(3) Middle - might as well throw in my 3rd child, just to show the full range, and reinforce again that it's more than curriculum. She was doing fine in public school until she wasn't able to transition to high school, so when she failed 9th grade, I brought her home. We battled it out for at least 4 years at home, I still haven't given her a diploma at age 24, and she may never go to college. However, the best thing I did for her in high school was to try to work alongside her and teach her how to learn as best I could, and most of all I had her go through the entire Bible. My dd has her issues, but when I look at most of her friends who did go on to battle it out at colleges of one sort or another, I do think she is one of the more stable in her worldview. If MFW had been available for her at the time, I think there would have been some more benefits in terms of teaching her responsibility, and getting in that Bible and worldview without so much of my time being spent planning (and I would have been calmer when she didn't cooperate, because I wouldn't have invested so much of myself in every detail).



Well, sorry so long, but there's my little 3-kid survey :)
Julie
Julie, married 29 yrs, finding our way without Shane
(http://www.CaringBridge.org/visit/ShaneHansell)
Reid (21) college student; used MFW 3rd-12th grades (2004-2014)
Alexandra (29) mother; hs from 10th grade (2002)
Travis (32) engineer; never hs

asheslawson
Posts: 213
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Contact:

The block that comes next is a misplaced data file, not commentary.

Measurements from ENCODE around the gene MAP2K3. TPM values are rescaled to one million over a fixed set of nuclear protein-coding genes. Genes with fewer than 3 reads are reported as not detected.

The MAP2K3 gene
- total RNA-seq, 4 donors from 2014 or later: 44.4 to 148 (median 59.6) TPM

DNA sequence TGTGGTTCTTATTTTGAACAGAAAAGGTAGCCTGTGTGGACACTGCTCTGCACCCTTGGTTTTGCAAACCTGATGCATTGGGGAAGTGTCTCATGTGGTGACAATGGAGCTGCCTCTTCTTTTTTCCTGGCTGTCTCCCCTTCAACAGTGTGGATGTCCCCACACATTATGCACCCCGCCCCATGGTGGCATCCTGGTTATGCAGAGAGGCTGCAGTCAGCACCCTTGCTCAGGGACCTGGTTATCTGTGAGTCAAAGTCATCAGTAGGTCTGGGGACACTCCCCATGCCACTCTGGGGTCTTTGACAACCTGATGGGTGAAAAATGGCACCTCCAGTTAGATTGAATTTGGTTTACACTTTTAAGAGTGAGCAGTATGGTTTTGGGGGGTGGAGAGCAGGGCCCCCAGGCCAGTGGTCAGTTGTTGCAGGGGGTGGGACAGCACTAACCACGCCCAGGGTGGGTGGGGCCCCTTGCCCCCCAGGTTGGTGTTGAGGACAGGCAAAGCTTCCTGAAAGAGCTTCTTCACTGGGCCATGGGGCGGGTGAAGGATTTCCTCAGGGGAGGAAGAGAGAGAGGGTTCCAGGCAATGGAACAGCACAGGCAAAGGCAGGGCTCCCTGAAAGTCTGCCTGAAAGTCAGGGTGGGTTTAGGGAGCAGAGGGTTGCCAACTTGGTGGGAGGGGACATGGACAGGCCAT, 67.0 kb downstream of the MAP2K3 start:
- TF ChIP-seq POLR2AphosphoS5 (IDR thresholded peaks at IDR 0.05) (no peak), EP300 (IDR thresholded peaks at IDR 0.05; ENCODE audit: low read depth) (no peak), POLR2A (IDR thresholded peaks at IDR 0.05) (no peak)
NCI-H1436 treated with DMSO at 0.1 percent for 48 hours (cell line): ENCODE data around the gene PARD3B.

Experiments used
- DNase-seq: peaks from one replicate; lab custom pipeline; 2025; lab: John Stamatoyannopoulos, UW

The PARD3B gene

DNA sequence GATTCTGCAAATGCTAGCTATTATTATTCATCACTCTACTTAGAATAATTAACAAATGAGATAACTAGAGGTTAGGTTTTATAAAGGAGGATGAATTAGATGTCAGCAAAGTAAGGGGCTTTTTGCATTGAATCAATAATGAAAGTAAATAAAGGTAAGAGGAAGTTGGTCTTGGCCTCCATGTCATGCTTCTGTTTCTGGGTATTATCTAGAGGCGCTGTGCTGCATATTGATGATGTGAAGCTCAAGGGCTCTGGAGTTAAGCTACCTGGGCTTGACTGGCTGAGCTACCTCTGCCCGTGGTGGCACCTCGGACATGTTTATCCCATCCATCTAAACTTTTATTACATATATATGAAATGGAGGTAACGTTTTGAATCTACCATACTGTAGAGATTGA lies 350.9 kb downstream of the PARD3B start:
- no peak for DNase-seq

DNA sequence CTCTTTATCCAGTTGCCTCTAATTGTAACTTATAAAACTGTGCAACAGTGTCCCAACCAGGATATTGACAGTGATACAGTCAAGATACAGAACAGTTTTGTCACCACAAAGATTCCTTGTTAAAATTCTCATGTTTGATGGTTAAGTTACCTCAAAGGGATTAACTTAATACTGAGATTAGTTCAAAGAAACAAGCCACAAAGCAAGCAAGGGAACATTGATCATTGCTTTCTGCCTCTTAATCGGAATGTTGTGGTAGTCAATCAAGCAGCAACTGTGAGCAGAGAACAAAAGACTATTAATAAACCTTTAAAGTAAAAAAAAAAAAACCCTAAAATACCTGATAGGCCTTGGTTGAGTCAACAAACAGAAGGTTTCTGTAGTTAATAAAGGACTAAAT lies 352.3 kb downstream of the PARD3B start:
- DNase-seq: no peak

Has MFW Successfully Prepared Students Who Went To Colle

Unread post by asheslawson » Wed May 09, 2012 12:35 am

gratitude wrote:We have successfully used MFW since my oldest sons mid-K year. He will be going into 3rd next year. I am thinking more and more about the 'long-haul' of home schooling. I am struggling some with the thoughts of 'home schooling' versus the 'text book' method I experienced as a student. I know from actual students that A Beka students (both home schooled and in private school) do well on pre-college tests and in college academically. I will admit the text book method sounds easier at this point; the comfort of knowing the potential academic out-come.

Up to this point MFW has been our choice purely for spiritual reasons. It needs to become my choice now for both spiritual and academic reasons, in order to continue onto ECC next year. Our personal goal for our children is the hope that they would choose to pursue God's call in their lives, which may or may not include college. I do though want to keep doors open for them with my curriculum choices; if they should so choose to go to college, and God opens a door for them to do so, I would not want the door closed because I didn't prepare them adequately for that step.